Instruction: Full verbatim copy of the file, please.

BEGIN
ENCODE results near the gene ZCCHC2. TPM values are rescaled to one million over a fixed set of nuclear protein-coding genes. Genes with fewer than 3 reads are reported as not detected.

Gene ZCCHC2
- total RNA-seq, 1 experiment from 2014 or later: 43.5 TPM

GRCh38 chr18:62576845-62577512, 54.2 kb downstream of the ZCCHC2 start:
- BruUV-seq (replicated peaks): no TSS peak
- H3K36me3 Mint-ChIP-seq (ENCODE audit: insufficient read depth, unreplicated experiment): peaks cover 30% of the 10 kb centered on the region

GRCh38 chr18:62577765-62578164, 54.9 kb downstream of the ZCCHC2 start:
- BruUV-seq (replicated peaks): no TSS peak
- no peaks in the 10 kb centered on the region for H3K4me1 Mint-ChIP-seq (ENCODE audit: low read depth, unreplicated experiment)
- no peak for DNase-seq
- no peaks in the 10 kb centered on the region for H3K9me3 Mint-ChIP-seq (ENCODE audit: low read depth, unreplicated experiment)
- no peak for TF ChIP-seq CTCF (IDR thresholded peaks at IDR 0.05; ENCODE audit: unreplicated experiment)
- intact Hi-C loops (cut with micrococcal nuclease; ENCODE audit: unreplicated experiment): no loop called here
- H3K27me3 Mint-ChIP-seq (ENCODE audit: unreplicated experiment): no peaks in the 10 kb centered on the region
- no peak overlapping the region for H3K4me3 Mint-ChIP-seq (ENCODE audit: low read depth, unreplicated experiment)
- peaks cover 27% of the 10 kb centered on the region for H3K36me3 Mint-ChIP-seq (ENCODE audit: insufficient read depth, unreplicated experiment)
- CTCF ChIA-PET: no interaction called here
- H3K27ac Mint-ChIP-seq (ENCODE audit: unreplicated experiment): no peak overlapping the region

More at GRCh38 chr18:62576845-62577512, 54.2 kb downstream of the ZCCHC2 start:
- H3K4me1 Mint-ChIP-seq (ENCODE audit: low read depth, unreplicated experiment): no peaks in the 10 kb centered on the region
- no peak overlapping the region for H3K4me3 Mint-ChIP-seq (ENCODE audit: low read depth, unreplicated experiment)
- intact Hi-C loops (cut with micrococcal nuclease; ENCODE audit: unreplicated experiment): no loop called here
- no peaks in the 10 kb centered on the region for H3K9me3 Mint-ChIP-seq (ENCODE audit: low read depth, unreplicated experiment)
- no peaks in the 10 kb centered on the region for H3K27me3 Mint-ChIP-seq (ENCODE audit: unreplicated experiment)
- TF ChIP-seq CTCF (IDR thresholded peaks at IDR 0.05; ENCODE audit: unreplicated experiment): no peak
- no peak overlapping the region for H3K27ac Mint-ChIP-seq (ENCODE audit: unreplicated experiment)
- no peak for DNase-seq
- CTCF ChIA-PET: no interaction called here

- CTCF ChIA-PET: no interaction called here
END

ENCODE results near the gene ZCCHC2. TPM values are rescaled to one million over a fixed set of nuclear protein-coding genes. Genes with fewer than 3 reads are reported as not detected.

Gene ZCCHC2
- total RNA-seq, 1 experiment from 2014 or later: 43.5 TPM

GRCh38 chr18:62576845-62577512, 54.2 kb downstream of the ZCCHC2 start:
- BruUV-seq (replicated peaks): no TSS peak
- H3K36me3 Mint-ChIP-seq (ENCODE audit: insufficient read depth, unreplicated experiment): peaks cover 30% of the 10 kb centered on the region

GRCh38 chr18:62577765-62578164, 54.9 kb downstream of the ZCCHC2 start:
- BruUV-seq (replicated peaks): no TSS peak
- no peaks in the 10 kb centered on the region for H3K4me1 Mint-ChIP-seq (ENCODE audit: low read depth, unreplicated experiment)
- no peak for DNase-seq
- no peaks in the 10 kb centered on the region for H3K9me3 Mint-ChIP-seq (ENCODE audit: low read depth, unreplicated experiment)
- no peak for TF ChIP-seq CTCF (IDR thresholded peaks at IDR 0.05; ENCODE audit: unreplicated experiment)
- intact Hi-C loops (cut with micrococcal nuclease; ENCODE audit: unreplicated experiment): no loop called here
- H3K27me3 Mint-ChIP-seq (ENCODE audit: unreplicated experiment): no peaks in the 10 kb centered on the region
- no peak overlapping the region for H3K4me3 Mint-ChIP-seq (ENCODE audit: low read depth, unreplicated experiment)
- peaks cover 27% of the 10 kb centered on the region for H3K36me3 Mint-ChIP-seq (ENCODE audit: insufficient read depth, unreplicated experiment)
- CTCF ChIA-PET: no interaction called here
- H3K27ac Mint-ChIP-seq (ENCODE audit: unreplicated experiment): no peak overlapping the region

More at GRCh38 chr18:62576845-62577512, 54.2 kb downstream of the ZCCHC2 start:
- H3K4me1 Mint-ChIP-seq (ENCODE audit: low read depth, unreplicated experiment): no peaks in the 10 kb centered on the region
- no peak overlapping the region for H3K4me3 Mint-ChIP-seq (ENCODE audit: low read depth, unreplicated experiment)
- intact Hi-C loops (cut with micrococcal nuclease; ENCODE audit: unreplicated experiment): no loop called here
- no peaks in the 10 kb centered on the region for H3K9me3 Mint-ChIP-seq (ENCODE audit: low read depth, unreplicated experiment)
- no peaks in the 10 kb centered on the region for H3K27me3 Mint-ChIP-seq (ENCODE audit: unreplicated experiment)
- TF ChIP-seq CTCF (IDR thresholded peaks at IDR 0.05; ENCODE audit: unreplicated experiment): no peak
- no peak overlapping the region for H3K27ac Mint-ChIP-seq (ENCODE audit: unreplicated experiment)
- no peak for DNase-seq
- CTCF ChIA-PET: no interaction called here

- CTCF ChIA-PET: no interaction called here